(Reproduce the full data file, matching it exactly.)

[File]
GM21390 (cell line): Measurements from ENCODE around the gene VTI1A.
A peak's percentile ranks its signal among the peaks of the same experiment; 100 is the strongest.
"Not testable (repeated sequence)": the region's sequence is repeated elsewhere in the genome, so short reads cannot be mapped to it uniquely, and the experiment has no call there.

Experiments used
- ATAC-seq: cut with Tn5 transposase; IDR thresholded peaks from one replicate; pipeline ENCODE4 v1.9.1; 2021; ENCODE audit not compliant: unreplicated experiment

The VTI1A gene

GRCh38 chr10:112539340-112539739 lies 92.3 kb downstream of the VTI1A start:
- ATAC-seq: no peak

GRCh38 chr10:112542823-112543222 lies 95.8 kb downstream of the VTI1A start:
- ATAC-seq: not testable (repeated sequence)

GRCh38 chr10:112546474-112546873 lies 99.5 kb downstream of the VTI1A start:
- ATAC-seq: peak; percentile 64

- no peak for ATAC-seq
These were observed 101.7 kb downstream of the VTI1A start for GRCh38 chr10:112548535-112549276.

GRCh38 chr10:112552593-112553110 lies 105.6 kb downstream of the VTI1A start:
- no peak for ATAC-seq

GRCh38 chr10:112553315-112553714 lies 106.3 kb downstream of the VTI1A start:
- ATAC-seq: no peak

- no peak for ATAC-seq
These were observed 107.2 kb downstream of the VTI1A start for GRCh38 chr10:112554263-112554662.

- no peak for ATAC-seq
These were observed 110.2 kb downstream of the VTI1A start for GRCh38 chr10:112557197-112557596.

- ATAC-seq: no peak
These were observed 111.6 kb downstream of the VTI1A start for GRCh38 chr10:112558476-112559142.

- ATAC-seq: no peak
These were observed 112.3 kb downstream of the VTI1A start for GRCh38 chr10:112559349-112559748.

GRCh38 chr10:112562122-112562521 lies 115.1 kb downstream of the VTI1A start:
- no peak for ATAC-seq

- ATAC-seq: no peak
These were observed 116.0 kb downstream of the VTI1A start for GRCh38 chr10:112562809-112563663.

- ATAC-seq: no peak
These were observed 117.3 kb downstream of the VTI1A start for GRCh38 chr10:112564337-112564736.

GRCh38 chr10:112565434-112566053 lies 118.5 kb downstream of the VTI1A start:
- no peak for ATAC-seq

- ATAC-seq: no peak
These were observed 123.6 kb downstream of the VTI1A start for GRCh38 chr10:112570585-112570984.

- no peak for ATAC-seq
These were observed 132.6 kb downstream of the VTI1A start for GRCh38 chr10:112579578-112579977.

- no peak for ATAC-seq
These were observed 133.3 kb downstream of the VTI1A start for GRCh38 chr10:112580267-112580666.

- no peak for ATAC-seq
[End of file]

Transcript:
GM21390 (cell line): Measurements from ENCODE around the gene VTI1A.
A peak's percentile ranks its signal among the peaks of the same experiment; 100 is the strongest.
"Not testable (repeated sequence)": the region's sequence is repeated elsewhere in the genome, so short reads cannot be mapped to it uniquely, and the experiment has no call there.

Experiments used
- ATAC-seq: cut with Tn5 transposase; IDR thresholded peaks from one replicate; pipeline ENCODE4 v1.9.1; 2021; ENCODE audit not compliant: unreplicated experiment

The VTI1A gene

GRCh38 chr10:112539340-112539739 lies 92.3 kb downstream of the VTI1A start:
- ATAC-seq: no peak

GRCh38 chr10:112542823-112543222 lies 95.8 kb downstream of the VTI1A start:
- ATAC-seq: not testable (repeated sequence)

GRCh38 chr10:112546474-112546873 lies 99.5 kb downstream of the VTI1A start:
- ATAC-seq: peak; percentile 64

- no peak for ATAC-seq
These were observed 101.7 kb downstream of the VTI1A start for GRCh38 chr10:112548535-112549276.

GRCh38 chr10:112552593-112553110 lies 105.6 kb downstream of the VTI1A start:
- no peak for ATAC-seq

GRCh38 chr10:112553315-112553714 lies 106.3 kb downstream of the VTI1A start:
- ATAC-seq: no peak

- no peak for ATAC-seq
These were observed 107.2 kb downstream of the VTI1A start for GRCh38 chr10:112554263-112554662.

- no peak for ATAC-seq
These were observed 110.2 kb downstream of the VTI1A start for GRCh38 chr10:112557197-112557596.

- ATAC-seq: no peak
These were observed 111.6 kb downstream of the VTI1A start for GRCh38 chr10:112558476-112559142.

- ATAC-seq: no peak
These were observed 112.3 kb downstream of the VTI1A start for GRCh38 chr10:112559349-112559748.

GRCh38 chr10:112562122-112562521 lies 115.1 kb downstream of the VTI1A start:
- no peak for ATAC-seq

- ATAC-seq: no peak
These were observed 116.0 kb downstream of the VTI1A start for GRCh38 chr10:112562809-112563663.

- ATAC-seq: no peak
These were observed 117.3 kb downstream of the VTI1A start for GRCh38 chr10:112564337-112564736.

GRCh38 chr10:112565434-112566053 lies 118.5 kb downstream of the VTI1A start:
- no peak for ATAC-seq

- ATAC-seq: no peak
These were observed 123.6 kb downstream of the VTI1A start for GRCh38 chr10:112570585-112570984.

- no peak for ATAC-seq
These were observed 132.6 kb downstream of the VTI1A start for GRCh38 chr10:112579578-112579977.

- no peak for ATAC-seq
These were observed 133.3 kb downstream of the VTI1A start for GRCh38 chr10:112580267-112580666.

- no peak for ATAC-seq